Photography Nick van Tiem

The Puerto Rican art collective set to revive the island

Poncili Creación's high energy performances are a mash up between traditional folk and an uber modern, DIY aesthetic.

by Rolien Zonneveld
10 March 2020, 10:56am

Photography Nick van Tiem

When hurricane Maria hit Puerto Rico in September 2017, the trail of destruction it left behind was devastating on multiple levels. Not only did it leave the island’s infrastructure in total disarray -- children couldn't go to school, hospitals ran out of medication, petrol was scarce -- but the aftermath also pushed a whole generation of young people to leave Puerto Rico and look for work in the US. But some decided to stay. Twin brothers Pablo and Efrain Del Hierro, from capital city San Juan, were among them.

Prior to the hurricane, the pair had already been taking the city by storm with their idiosyncratic take on performance art; mixing dance, theatre, puppetry and carnival into one brilliant cocktail. Despite acknowledging the gravity of the situation post-Maria, the brothers believed in the need to rejuvenate Puerto Rico, by injecting it with creativity. "This island has a powerful energy that we have always felt inside and around us, a celebration of life against all odds, a positive spirit of survival that impregnates everything," the brothers explain.

Courtesy of Nick van Tiem

That Pablo and Efrain would get into arts is not surprising considering the background they come from. Both their mother Maria E. Martin and father Juan Del Hierro were contemporary dancers in their thirties, and as the twins grew up they were always surrounded by a network of artists whose shows they would regularly attend, such as Deborah Hunt, Petra Bravo, Maritza Perez Otero and Rosa Luisa Marquez. Forgoing a formal arts education, instead the brothers simply schooled themselves through exposure and immersion in an artistic cultural melting pot. "We've always learned by trial and error and by just experiencing," they say. "The only thing we had was a desire to just do it and slowly we carved our own path for ourselves -- stumbling or running as we went along."

Courtesy of Nick van Tiem

Their own collective, Poncili Creación, was conceived in 2013 at El Local, an art space and concert venue in the buzzing San Juan-district Santurce, where the two brothers would hold weekly semi-structured but spontaneous performances. Anyone who wanted to could freely partake, and people were encouraged to bring their own art props. These gatherings quickly exploded into the experimental puppetry troupe that it is today, although Pablo and Efrain are quick to point out their practice is much more multimedia than that. They like to call it 'performance sculpture', a term they coined themselves.

With large sculptural fantasy creatures, which are primarily made from polyurethane foam sourced from the trash of whichever city they happen to be in, they invade public spaces. Their style is hard to pinpoint but it fuses DIY aesthetics with traditional folk motifs. "We still don't know what it is exactly since we have never really stopped exploring," they explain.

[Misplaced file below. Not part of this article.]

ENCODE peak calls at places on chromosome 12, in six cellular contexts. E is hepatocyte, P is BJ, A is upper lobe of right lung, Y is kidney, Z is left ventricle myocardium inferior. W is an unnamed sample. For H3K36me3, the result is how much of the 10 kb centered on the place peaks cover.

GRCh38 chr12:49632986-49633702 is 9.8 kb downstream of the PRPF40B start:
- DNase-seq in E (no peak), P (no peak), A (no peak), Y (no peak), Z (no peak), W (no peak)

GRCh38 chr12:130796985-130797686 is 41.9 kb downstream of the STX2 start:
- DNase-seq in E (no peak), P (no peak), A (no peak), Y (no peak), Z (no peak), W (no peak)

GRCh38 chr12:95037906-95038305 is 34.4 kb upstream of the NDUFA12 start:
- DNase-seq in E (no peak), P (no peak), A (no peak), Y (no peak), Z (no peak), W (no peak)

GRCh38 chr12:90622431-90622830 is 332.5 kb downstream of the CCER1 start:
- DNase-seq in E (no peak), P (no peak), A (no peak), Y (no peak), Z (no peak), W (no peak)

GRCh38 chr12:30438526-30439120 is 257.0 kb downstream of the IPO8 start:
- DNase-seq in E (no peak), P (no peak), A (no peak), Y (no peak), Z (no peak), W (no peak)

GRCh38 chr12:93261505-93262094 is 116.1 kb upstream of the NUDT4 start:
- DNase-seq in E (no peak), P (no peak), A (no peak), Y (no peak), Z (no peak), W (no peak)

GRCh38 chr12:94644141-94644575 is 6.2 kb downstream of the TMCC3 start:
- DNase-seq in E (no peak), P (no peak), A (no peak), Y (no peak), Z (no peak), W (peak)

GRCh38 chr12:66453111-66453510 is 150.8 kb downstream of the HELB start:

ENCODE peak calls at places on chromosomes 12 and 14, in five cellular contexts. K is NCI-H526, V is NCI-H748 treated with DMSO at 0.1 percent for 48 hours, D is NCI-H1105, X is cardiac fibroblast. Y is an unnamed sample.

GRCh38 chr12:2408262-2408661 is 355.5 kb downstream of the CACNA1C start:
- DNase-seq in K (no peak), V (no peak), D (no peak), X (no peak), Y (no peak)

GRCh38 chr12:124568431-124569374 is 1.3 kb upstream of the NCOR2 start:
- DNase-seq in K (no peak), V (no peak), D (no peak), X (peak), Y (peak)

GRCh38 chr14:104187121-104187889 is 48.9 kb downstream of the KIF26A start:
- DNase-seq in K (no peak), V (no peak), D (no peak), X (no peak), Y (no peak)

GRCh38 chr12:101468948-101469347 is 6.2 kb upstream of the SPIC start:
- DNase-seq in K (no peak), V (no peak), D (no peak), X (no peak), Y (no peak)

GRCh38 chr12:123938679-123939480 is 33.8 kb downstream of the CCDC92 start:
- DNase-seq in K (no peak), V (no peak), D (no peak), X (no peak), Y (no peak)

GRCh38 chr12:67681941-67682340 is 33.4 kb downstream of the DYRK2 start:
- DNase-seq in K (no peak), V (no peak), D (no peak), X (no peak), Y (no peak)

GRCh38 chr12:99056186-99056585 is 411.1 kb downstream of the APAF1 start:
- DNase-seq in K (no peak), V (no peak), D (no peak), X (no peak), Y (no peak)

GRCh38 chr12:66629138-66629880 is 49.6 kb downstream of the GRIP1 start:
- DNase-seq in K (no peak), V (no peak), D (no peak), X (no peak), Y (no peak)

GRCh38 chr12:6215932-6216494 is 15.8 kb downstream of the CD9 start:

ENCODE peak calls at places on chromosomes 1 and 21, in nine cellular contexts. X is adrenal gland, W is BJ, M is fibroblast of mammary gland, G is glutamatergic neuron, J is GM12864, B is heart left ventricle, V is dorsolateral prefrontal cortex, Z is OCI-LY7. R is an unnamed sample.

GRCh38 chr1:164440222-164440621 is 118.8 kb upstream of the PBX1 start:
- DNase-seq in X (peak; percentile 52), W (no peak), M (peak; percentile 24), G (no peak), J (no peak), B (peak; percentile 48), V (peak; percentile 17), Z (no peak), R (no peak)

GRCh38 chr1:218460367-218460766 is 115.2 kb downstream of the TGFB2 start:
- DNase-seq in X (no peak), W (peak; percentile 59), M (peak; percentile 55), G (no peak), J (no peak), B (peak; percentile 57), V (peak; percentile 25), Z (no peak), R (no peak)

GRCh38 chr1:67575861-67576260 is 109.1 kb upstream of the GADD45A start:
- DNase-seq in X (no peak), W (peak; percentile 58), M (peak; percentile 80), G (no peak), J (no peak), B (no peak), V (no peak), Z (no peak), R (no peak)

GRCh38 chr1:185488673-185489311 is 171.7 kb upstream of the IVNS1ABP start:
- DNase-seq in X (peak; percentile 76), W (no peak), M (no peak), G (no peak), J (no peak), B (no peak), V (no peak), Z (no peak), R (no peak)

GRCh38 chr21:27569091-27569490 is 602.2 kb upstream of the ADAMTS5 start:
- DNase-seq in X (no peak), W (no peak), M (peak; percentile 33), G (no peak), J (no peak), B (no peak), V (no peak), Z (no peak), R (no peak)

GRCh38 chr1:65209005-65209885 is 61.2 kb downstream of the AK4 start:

Courtesy of Suan

Lately, the duo have been on the road a lot and they're currently touring the UK. "We're constantly engaging with different cultures because we are curious, but besides that we also feel a need to show people abroad where it is that we come from." They might be travelling the world, but the brothers are never not ambassadors of the Puerto Rican art scene, which they describe as energetic, schizophrenic and fruitful. "The small dimensions of the island and the heat allow things to grow really quickly. Whether it’s painting, music or circus performances, there’s always a new artist and a new festival popping off somewhere."

And it sounds like the local drag scene is also booming. "Puerto Rican drag queens and kings like Chris Grindr, Adi Love, Maria Jose, Po Rodil and so many others have been taking the art form to another level for years now," they says. "Other amazing artists of various disciplines that are breaking boundaries are La Trinchera, Aimbot, Mima, Sebastian Gutiérrez, Mickey Negron, Andrea Narváez and Bemba Collective."

Courtesy of Steph Segarra

Right now, Pablo and Efrain are focusing on creating bigger and more ambitious productions which include outdoor performances and cinematography. The goal is to keep expanding, and keep including kindred artists as well. "We want to work towards something where we are not the main attraction anymore,” the pair explain. In this spirit, they’re in the middle of creating their own festival -- Objeto-entre-Medio -- which will be held in San Juan on April 11. “We have urged artists of all disciplines to create puppet shows, and by doing so push them to step out of their comfort zone,” they say. "Puppet shows provide a window through which everything is possible. When you are giving life to inanimate objects in front of a crowd there is a special feeling -- a willingness to believe. We call it 'Raw Magic', and it can be used to change the world."

Performance Art
Puerto Rico
nick van tiem